CommunityFDL Main Blog

Late Nite FDL: An Ode to School Supplies

mauna kea 1

mauna kea 2

When I was but a young TRex, this was the time of year I dreaded the most.  Summer had flown and school was about to begin.  It wasn’t so much school I hated as other kids, really.  Well, and being told what to do all the time.  (I know you’d never guess it, but my relationship with authority has always been a little rocky.)

When I was a lad, and many of you will remember this yourselves, our summers were not rigorously structured into camps, workshops, off-season athletic practices, or French lessons.  Summer came and our parents basically kicked us out of the house with our bicycles in the morning and reeled us in at dinner time, sunburned, bug-bitten, and exhausted.

I loved summer because it meant that I would have vast, uninterrupted spans of time to read.  The public library was my favorite place in the world from June to August.  Mom would drive us over there and turn us loose for an hour and then we’d head home with more books than we could possibly read in six months, let alone a week, and then the next week, we would repeat the process.

In between were hours and hours to read, write, dream, listen to music, and avoid the other little savages in my neighborhood as much as possible.  My mom let us stay up late and sleep in if we wanted, and we basically would spend the summers as a family of happily engaged readers, meeting for meals and occasional trips to the pool or out of town to our grandparents’ place in North Carolina where there was a public library that I liked even better than the one at home.

But then came September, inevitably, just like it does every year.  I would start fretting about it around the Fourth of July, actually.  ("Summer’s halfway gone!  Have I read enough?  Have I done enough with this season of freedom before I must go back and face The Beast?  I wonder if third grade will be any better than second…")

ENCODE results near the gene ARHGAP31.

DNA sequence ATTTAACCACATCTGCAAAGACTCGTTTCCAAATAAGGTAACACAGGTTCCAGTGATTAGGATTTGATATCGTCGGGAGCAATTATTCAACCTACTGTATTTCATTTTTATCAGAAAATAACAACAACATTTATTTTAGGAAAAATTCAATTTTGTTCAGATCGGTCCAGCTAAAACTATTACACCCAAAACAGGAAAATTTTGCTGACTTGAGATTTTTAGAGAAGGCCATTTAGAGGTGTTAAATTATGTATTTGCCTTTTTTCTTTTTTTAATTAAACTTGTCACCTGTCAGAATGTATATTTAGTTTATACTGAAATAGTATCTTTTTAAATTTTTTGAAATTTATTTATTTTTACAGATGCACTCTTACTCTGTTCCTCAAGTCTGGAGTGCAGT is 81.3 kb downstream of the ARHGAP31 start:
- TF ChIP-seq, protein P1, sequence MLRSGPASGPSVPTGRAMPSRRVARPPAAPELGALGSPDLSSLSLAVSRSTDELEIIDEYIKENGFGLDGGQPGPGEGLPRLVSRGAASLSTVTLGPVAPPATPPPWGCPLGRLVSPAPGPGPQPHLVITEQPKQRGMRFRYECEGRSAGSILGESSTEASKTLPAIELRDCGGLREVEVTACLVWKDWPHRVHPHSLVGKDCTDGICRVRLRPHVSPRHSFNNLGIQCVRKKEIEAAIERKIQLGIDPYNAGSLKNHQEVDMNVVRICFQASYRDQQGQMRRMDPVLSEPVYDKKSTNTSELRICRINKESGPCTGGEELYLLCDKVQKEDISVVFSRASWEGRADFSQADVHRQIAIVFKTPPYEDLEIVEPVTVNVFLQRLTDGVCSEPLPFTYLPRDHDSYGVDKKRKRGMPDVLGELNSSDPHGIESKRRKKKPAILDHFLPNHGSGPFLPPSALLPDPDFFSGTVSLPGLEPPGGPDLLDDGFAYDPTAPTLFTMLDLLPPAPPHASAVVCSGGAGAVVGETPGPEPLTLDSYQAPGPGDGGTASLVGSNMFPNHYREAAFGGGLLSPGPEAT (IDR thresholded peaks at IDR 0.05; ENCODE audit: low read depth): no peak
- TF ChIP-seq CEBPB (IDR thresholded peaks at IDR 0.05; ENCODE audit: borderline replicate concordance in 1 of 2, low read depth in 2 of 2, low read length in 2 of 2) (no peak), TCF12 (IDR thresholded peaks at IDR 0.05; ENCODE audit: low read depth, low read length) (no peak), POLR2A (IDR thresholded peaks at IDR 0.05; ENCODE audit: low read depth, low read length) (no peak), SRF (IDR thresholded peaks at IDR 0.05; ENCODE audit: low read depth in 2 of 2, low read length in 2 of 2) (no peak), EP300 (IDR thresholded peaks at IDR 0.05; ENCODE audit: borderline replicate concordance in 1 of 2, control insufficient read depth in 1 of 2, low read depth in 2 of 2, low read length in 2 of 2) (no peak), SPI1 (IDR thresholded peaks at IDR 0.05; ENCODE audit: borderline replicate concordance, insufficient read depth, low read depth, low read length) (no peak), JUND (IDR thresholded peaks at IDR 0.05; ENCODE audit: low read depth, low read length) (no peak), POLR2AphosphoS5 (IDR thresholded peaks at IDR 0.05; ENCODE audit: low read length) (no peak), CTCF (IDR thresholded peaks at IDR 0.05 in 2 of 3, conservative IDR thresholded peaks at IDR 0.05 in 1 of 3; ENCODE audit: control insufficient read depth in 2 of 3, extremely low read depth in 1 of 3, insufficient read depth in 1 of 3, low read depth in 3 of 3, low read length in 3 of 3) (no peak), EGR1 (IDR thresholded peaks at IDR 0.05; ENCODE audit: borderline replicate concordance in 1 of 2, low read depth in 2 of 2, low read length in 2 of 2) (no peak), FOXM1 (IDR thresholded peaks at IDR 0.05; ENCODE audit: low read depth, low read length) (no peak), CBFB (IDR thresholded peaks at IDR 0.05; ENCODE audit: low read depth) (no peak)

August would wend its way toward Labor Day and I knew that my halcyon days of independence were numbered.  The terrific ordeal of shopping for school clothes was close at hand.  I would have to put on shoes again and comb my hair and grind my teeth through the tedium of reviewing all the crap from last year ("HOW MANY TIMES are they going to tell us what a FREAKING NOUN is?!").

My father knew, however, that there was one sure way to bait the trap and get me and my brother to come along quietly.

School supplies.

I don’t know if it’s just a product of being raised by a pair of Ph.D.’s or what, but I love the school supplies aisle of any drug store or supermarket more than any other location in the store.  I get all weak-kneed for new notebooks, blue ultra-fine-point Sharpies, freshly sharpened pencils (or better yet, fancy mechanical pencils), erasers, folders, stationery, and most importantly, fountain pens and bottles of ink.

Now, these days, you have to go out of your way to get a decent fountain pen.  Sadly, they are falling out of use as anything more than pocket jewelry for wealthy men, and I think that’s a shame.   Of course, a great number of them are ridiculously overpriced, but when you bear in mind that these are permanent tools that you will write with for years, they kind of take on an entirely different meaning than your average biro.

Okay, I confess.  I am a fountain pen junkie.  I have about fifty of them, all different kinds from street level student pens to a couple of luxury items, a bunch of antiques from the forties, fifties, and sixties, and some oddities that I have found at flea markets and estate sales.

The one at the top of this post is a MonteVerde Mauna Kea, named for a volcano in Hawaii.  It was half-price and I had a $40 credit with the company I bought it from, so I basically spent ten dollars on it.  It should be here tomorrow.   Now I just need to track down a bottle of Pelikan blue-black ink and I will be ready for fall.

Even if I will not find myself sitting bored and sweaty in a classroom this week in new shoes that pinch and tuning out the sound of some teacher who is the poster child for ennui, there is still a sense of limitless possibility in a fresh white stack of paper, a new pen brimming with ink, and a head full of ideas.  Here’s to fall!  And school supplies!

Previous post

Next post



TRex is a 60-million-year-old theropod who enjoys terrorizing trailer parks, stomping his enemies, and eating things that get in his way or annoy him. He is single and looking for a new boyfriend. He's 60 feet tall, green, with delicate forelimbs, large, sharp teeth, and a lengthy tail. Turn-ons include political activism, bashing conservatives, and volcanoes. Turn-offs are vegetarians, right-wing blogs, and killer asteroids.